In Senegal, Adapting Business to Support the Fight

March 30, 2020

By Elena Gex

The COVID-19 pandemic has permeated throughout countries around the world. In Africa, the virus has just started to spike, with about 3,200 confirmed cases across the region by March 30, according to the WHO dashboard. Regardless, governments are being proactive and have started to initiate lockdowns.

One example is Senegal. With around 140 confirmed cases by March 30, Senegal has already put measures in place to try and control the spread, including night curfews, the closure of public spaces, and transit restrictions.

As everyday life and businesses come to a halt, founders of three Senegalese tech start-ups share how COVID-19 is impacting their business and what they are doing in response to this global pandemic.

Paps, an e-logistics start-up that provides delivery services across Senegal is adjusting and ramping up its business as the country encourages people to stay home. Co-founder Gaelle Tall explained that with the pandemic directly impacting its core business, the start-up has had to limit and cease some delivery and storage services.

The tech start-up is also tailoring its business to provide solutions to problems that have popped up as Senegal responds to COVID-19. For example, Paps is offering to collect and deliver medical products and lowering prices for food and water delivery. In addition, because there are no online grocery stores in Senegal, Paps is currently working on integrating a new feature on its website: a catalog of food and hygiene products that people can purchase for delivery.

Paps has developed a business continuity plan that is based on health and safety measures to ensure its employees and customers are protected. It is giving trainings to delivery agents on COVID-19 and how to adhere to proper hygiene guidelines to protect themselves and others. The start-up also implemented work from home for some employees and is using more digital tools for easier communication and collaboration. Paps has also changed the way delivery agents collect money. Handling cash could pose a risk and the company is asking customers to pay electronically.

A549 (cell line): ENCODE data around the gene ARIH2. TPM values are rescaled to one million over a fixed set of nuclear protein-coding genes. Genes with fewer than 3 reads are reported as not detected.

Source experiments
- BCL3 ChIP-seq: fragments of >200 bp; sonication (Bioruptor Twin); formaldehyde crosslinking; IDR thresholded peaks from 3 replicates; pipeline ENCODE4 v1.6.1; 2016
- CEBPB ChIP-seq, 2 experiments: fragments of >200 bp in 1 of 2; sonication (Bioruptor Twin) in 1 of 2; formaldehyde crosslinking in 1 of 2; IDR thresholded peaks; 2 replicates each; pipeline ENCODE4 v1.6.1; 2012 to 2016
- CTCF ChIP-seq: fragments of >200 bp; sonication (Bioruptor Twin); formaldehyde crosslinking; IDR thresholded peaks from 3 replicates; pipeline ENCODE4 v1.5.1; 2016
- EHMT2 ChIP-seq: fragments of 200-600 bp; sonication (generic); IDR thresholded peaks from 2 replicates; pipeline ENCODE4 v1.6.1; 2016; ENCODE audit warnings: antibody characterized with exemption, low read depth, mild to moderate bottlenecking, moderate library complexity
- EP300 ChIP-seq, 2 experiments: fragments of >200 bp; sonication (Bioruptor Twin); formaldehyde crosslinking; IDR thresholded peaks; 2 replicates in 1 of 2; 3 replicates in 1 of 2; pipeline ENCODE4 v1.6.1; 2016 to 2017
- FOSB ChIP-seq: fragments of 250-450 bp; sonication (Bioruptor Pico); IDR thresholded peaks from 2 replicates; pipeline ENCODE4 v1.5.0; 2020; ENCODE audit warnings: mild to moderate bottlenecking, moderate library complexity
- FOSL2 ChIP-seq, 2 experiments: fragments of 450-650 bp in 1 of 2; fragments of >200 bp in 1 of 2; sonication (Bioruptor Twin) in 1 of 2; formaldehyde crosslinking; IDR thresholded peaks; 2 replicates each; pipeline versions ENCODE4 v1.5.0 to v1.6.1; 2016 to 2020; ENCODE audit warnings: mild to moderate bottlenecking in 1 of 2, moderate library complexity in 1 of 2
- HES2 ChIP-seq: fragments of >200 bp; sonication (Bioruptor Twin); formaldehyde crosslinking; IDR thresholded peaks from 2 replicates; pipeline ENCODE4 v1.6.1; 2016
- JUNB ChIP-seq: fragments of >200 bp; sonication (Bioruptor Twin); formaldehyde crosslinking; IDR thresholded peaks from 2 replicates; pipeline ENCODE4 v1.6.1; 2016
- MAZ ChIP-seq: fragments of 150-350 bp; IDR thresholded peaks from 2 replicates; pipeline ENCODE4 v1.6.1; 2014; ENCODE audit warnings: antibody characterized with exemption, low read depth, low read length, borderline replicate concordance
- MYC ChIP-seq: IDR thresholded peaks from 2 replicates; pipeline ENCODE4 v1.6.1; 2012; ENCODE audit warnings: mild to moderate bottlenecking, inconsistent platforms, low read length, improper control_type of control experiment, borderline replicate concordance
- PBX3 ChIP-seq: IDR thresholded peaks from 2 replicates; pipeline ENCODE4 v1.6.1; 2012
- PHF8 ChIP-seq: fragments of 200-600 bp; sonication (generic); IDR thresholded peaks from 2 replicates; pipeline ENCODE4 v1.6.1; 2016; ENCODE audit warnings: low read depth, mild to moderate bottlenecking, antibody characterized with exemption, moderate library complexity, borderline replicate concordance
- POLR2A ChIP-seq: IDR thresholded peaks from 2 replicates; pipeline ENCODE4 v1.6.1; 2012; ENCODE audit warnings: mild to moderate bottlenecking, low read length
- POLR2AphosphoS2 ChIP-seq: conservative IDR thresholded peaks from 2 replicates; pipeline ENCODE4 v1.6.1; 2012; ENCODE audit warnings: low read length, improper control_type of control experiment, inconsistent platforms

Firefly Media is an advertising start-up agency specialized in public transport—particularly buses. It was the first in Senegal to deploy digital devices on buses that broadcast interactive content with passengers. As the Senegalese government took measures to drastically restrict the movement of buses as a way of limiting the spread of the virus, the company decided to join the fight against COVID-19.

In early March, Firefly reached out to Senegal’s Ministry of Health to provide free-of-charge broadcasting around COVID-19. A week later, the awareness campaign designed by the Ministry of Health together with the Ministry of Transport started to be disseminated across all of Firefly’s devices.

“The most important thing is the fight against the spread of COVID-19,” said co-founder and Chief Executive Officer Mafal Lo. Firefly is the exclusive advertising agency for AFTU, Senegal’s largest bus network serving over 300 million travelers per year.

The start-up anticipates a strong decrease in outdoor advertising spending but sees this crisis as an opportunity to deploy its new data collection platform based on their screens and SMS interface. It has already released a survey to measure Senegalese travelers’ understanding and adoption of preventive measures. It’s also assessing the public understanding of what to do in case of suspected contamination. The purpose is to provide new measured information to facilitate support around the fight against the spread of the virus.

Eyone is a health IT start-up that developed two digital solutions to simplify and improve traceability of care records called Eyone Médical and Passeport Médical. Co-founder and CEO Henri Gueye said that being in the medical sector means his company has a responsibility in the fight against COVID-19. The company moved fast to launch solutions for both people and governments.

For the general public and current patients, Eyone has added a new functionality to its Medical Passport program. It provides users with tele-doc services to allow them to consult with health professionals. Additionally, Eyone’s standard offerings such as making appointments online and tele-prescriptions are now being offered free-of-charge to all professionals who sign up.

Eyone has experienced an increase in activity, with the focus on the pandemic, however, regular business and management of the medical sector has been put on hold. Investors who had promised to providing funding have become more cautious and prefer to wait before making a commitment.

But the company expects that the crisis—and the response to it—will show the importance of having a connected health system that provides health professionals with digital tools to connect with patients more consistently and efficiently.

Published in March 2020